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Couch Grass

Moved into nw house in summer.

Front garden is riddled with couch grass.

Dug it over and removed as much as possible, left to grow and applied glyphosphate once a week for 5 weeks. The surface is now barren but the root structure still dense.

My question is: Will glyphosphate destroy/kill the courch rhyzomes or will it resprout in spring.

The soil is heavily compacted and riddled with root so I was planning to rotavate. If the roots are killed off is this a safe and viable option to help me recondition the soil?



  • nutcutletnutcutlet PeterboroughPosts: 26,160

    Hi anderson, glyphosate doesn't need applying once a week. It works on strongly growing green growth. Respraying something that's already died back, or is in the process of dying back, is a waste of time and money.  A second spraying may be needed if new growth occurs. Don't rotavate til it's really dead, all those little bits will grow.

  • BookertooBookertoo Posts: 1,306

    In fact, I would humbly suggest you don't rotovate at all - I know of no better system for the spread of perennial weeds that rotovation.  We lost an entire allotment plot to having it dug and rotovated, it became a dense mat of dock, mares tail, couch grass and anything else you care to name - we had to abandon ship as nothing could deal with it.   Prevention of light access and patient digging will eradicate the problem, but it does take time and back ache to get there - and does not account for seeds blowing in from elsewhere.  However, no garden or allotment is entirely free of weeds, control however is possible - sort of. 


    Hi Nutcutlet,

    I had heard this but had read that in some cases multiple sprays may be needed. I bought a litre and hope never to need it again so aired on the side of caution with my frivolous application of glyphosphate.

    I plan to leave over winter and see if anything grows in feb-march, then respray if needed and rotavate to aerate the soil before replanting in May.

    Do you think this is a reasonable timescale?

     I have wanted my own garden for years so would really like to get it right first time and not compound the issue. Any advice is greatly appreciated.

  • barry islandbarry island Posts: 1,068

    It will be hard work, believe me I've done it on my overgrown allotment plot. I would advocate digging and removing the roots by hand. After removing it I tried burning the docks, bindweed and couch but found it too damp to burn well without smoking the site out, I then resorted to taking it home and dumping it in the council recycling bin, but I now compost it in a dalek type bin covered with black plastic to keep the light out. It will take a couple of years for it to rot down but after six months it already looks good.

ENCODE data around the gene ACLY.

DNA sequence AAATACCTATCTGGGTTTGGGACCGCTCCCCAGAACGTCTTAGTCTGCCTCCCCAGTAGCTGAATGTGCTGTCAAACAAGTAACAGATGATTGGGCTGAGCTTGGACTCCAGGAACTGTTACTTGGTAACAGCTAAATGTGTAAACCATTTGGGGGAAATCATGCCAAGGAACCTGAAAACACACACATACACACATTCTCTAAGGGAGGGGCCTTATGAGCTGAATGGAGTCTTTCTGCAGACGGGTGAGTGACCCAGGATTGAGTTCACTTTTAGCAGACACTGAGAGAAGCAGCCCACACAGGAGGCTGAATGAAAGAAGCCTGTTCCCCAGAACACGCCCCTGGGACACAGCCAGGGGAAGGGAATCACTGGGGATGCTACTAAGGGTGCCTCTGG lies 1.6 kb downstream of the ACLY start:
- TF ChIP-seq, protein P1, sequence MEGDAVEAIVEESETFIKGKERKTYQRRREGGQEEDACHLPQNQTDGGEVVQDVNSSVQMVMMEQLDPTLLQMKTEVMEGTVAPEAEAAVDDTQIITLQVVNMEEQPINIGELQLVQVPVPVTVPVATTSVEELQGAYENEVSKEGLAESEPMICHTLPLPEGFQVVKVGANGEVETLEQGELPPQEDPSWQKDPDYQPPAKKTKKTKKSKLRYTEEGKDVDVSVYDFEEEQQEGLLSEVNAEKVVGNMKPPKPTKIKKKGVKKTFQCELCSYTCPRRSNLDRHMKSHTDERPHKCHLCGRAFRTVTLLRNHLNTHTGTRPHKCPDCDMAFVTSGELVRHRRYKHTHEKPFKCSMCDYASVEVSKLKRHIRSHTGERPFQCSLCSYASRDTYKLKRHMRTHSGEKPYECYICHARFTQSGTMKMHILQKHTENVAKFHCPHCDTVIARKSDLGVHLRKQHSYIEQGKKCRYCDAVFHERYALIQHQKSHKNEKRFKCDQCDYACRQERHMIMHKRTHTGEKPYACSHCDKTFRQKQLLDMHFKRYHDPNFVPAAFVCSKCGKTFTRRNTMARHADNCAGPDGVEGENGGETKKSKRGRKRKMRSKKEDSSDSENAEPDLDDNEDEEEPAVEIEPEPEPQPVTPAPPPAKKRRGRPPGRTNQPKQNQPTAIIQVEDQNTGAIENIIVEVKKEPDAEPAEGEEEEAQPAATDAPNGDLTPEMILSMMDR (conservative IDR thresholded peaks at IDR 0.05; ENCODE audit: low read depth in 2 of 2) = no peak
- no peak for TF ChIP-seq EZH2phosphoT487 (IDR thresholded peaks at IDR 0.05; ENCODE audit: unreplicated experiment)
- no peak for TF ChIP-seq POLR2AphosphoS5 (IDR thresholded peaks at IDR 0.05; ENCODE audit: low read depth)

• Busy-LizzieBusy-Lizzie Posts: 15,818

    When multiple sprays are needed that doesn't mean weekly. Spray and wait. If there is new growth then spray again. Don't rotovate if there is any chance of any of the roots being alive.

    Dordogne and Norfolk
  • Is it a large patch of unplanted ground?  I have used the old carpet teatment very successfully.  Cover the whole area with an old carpet (you may find one at the council tip) and leave for six months (that's the winter accounted for).  This prevents air and light reaching anything and any real tough weeds and grass will be weakened by the struggle against it.  When you lift the carpet the ground can be dug over and the root removed.  Anything that tries to regrow then can be sprayed with glyphosate. Much of the end of my garden needed this treatment as it had been neglected and become overgrown with couch and bramble.

  • ObelixxObelixx Vendée, Western FrancePosts: 24,934

    Defintely do not rotavate.  It will just make hundreds and thousands of cuttings as the roots are really persistent and grow again form the tiniest bit.   

    Do as advised and spray again in spring when any new growth starts but let it get a couple of inches high before spraying or there won't be enough green foliage to transport the active compounds back to the roots.   Be patient, even if it takes a couple of months and several applications.   It will be worth it.

    When you do eventually dig, use a fork rather than a spade as this will produce fewer cut pieces and allow you to wrestle more or less whole roots out of the ground.    Leave these aside on a plastic sheet so they can dry out and die over a week or two before putting them anywhere near a compost heap or trying to burn them.

    "We don't stop playing because we grow old; we grow old because we stop playing." - George Bernard Shaw
  • So even after a 6 month period of multiple glyphosphate applications the roots have the ability to reproduce?


    This is my main question, does it eventually kill the root?

  • FairygirlFairygirl west central ScotlandPosts: 35,672

    Eventually it will, but as others have said, there has to be enough green material above ground for the  weedkiller to be taken down to the roots. At this time of year there will be very little new growth so you'll need to wait till spring now for any further applications. Dig out roots over winter if you have the inclination, or leave till then  and start a new regime with your weedkiller.  

     It's a very persistent weed, like many others, but the better you have the ground before you plant, the better the result will be. image

    It's a place where beautiful isn't enough of a word....

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